As we remember the fallen members of the military who have fought America on Memorial Day, it also is a reminder to honor the veterans who are still with us and have transitioned to civilian life. Roughly 10% of all businesses in this country are veteran-owned firm, according to the SBA. These firms employ about 5.8 million Americans, according to the U.S. Small Business Administration (SBA). In fact, some of the country’s best known companies were founded by veterans, including FedEx, GoDaddy, RE/MAX, and Walmart.

The SBA reports that among the top industries for veteran-owned firms are finance and insurance; transportation and warehousing; mining, oil and gas; construction; professional services; and manufacturing.

Like all small businesses, companies owned by veterans were negatively impacted greatly by the COVID-19 pandemic. Millions of businesses were forced to close during the lockdown, and many of them never opened again. Those that were able to reopen have had their operations restricted by COVID-related social distancing regulations and the additional costs of operation, including personal protection equipment (PPE).

The federal government offered the recently concluded Paycheck Protection Program (PPP), which provided a lifeline for small business owners, as did the Restaurant Revitalization Fund, and the SBA’s Economic Injury Disaster Loans that offers loans with low interest rates and long payback periods (30 years).

Sources of funding for veteran-owned firms

Angel investment firm Hivers & Strivers has invested exclusively in companies led by military veterans. Many of the entrepreneurs are graduates of the service academies (West Point, Navy, Air Force and the Coast Guard Academy).

Veterans Venture Capital exists “because veterans make great entrepreneurs, and we believe that in the long run, the ROI is simply superior.”

TFX Capital is a veteran-led venture capital firm uniquely focused on investing in high performing, accomplished, and commercially-tested former military leaders building early stage technology (B2B) and technology-enabled businesses.

The Veterans Business Fund (VBF) is a not-for profit organization established to provide capital to veterans who are well qualified through their military experience to become successful small business owners but lack sufficient equity capital to qualify for a small business loan. The VBF provides capital to veterans in the form of a non interest bearing loan with very favorable repayment terms.

The U.S. Department of Veteran Affairs, the Veteran Entrepreneur Portal (VEP) is designed to help veterans with the resources necessary for every step of entrepreneurship, including accessing capital.

Warrior Rising empowers veterans and their immediate family members by providing them grant opportunities, mentoring, and other types of business support.

The SBA and organizations, such as The National Veteran Small Business Coalition (NVSBC), promote the growth, strength, and success of Veteran owned small businesses in the federal marketplace by helping companies owned by veterans to get consideration for federal contracts. The SBA’s Service-Disabled Veteran-Owned Small Business program aims to award at least 3% of all federal contracting dollars to service-disabled veteran-owned small businesses annually.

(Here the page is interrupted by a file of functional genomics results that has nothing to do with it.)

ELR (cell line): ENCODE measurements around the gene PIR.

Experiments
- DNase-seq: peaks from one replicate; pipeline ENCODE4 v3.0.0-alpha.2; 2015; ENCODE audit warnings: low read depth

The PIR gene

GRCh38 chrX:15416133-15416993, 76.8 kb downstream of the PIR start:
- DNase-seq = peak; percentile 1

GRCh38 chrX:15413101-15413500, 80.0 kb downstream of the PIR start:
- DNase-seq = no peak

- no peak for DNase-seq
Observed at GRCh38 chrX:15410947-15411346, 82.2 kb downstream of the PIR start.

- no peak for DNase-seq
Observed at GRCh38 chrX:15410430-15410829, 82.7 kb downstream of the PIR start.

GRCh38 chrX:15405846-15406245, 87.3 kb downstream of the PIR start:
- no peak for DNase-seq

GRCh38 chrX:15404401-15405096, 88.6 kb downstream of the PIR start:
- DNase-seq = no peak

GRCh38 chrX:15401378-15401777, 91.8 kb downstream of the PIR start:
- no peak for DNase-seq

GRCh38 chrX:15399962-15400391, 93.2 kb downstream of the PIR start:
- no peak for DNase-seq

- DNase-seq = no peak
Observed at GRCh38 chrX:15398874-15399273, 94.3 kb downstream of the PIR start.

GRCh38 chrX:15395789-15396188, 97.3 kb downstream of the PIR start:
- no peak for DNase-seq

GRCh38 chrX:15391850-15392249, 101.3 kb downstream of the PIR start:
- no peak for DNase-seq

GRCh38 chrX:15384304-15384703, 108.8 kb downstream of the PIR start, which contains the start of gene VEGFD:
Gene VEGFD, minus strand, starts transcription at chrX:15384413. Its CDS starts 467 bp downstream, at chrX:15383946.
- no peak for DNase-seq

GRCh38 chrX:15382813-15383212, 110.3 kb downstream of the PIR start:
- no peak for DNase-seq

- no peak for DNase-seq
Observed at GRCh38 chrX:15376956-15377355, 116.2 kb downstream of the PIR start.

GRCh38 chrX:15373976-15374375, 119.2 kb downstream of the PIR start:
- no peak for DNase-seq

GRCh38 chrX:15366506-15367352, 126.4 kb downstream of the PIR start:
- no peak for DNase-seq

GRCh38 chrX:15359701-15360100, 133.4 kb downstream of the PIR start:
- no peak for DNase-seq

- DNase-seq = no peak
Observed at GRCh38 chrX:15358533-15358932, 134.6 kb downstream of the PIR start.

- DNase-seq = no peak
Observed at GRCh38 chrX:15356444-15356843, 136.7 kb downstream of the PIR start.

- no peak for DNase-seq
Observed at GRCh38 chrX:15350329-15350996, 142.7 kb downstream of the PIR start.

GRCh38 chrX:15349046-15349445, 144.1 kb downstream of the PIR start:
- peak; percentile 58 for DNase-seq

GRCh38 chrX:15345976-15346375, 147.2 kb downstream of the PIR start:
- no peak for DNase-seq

The National Veteran-Owned Business Association (NaVOBA) is an independent nonprofit organization governed and led by Corporate America. Its mission is to create corporate contracting opportunities for veteran-owned companies through certification, advocacy, outreach, recognition and education. Additionally, the Veterans Business Outreach Center (VBOC) is a one-stop-shop for transitioning service members, veterans and military spouses looking to start, purchase, or grow a business.

SCORE has partnered with Facebook to help veterans, military members and their families start and grow their own small businesses. SCORE provides free resources and connects aspiring veteran entrepreneurs with mentors in their area. Some of SCORE’s mentors are military veterans themselves. They understand the challenges of veteran entrepreneurs because they’ve faced them, too. They can help veterans translate their military skills into business success.

SCORE provides online resources, including webinars that provide actionable step-by-step guidance on starting a business and filing proper documents to secure funding and an online seminar providing vet-to-vet advice on business ownership.

Veterans comprise just 8% of the U.S. population, but they are twice as likely to own a business as their civilian counterparts. Veteran-owned businesses earn $1.1 trillion in annual sales. This should not be surprising, because business ownership, in many ways, is a battle. Entrepreneurs encounter challenges on a daily basis. Military veterans can rely on their experience and resiliency to become successful business owners. Veterans are often great leaders, having honed determination and the ability to get the job done while serving in the U.S. military. These skills can serve them well when they transition to civilian life.


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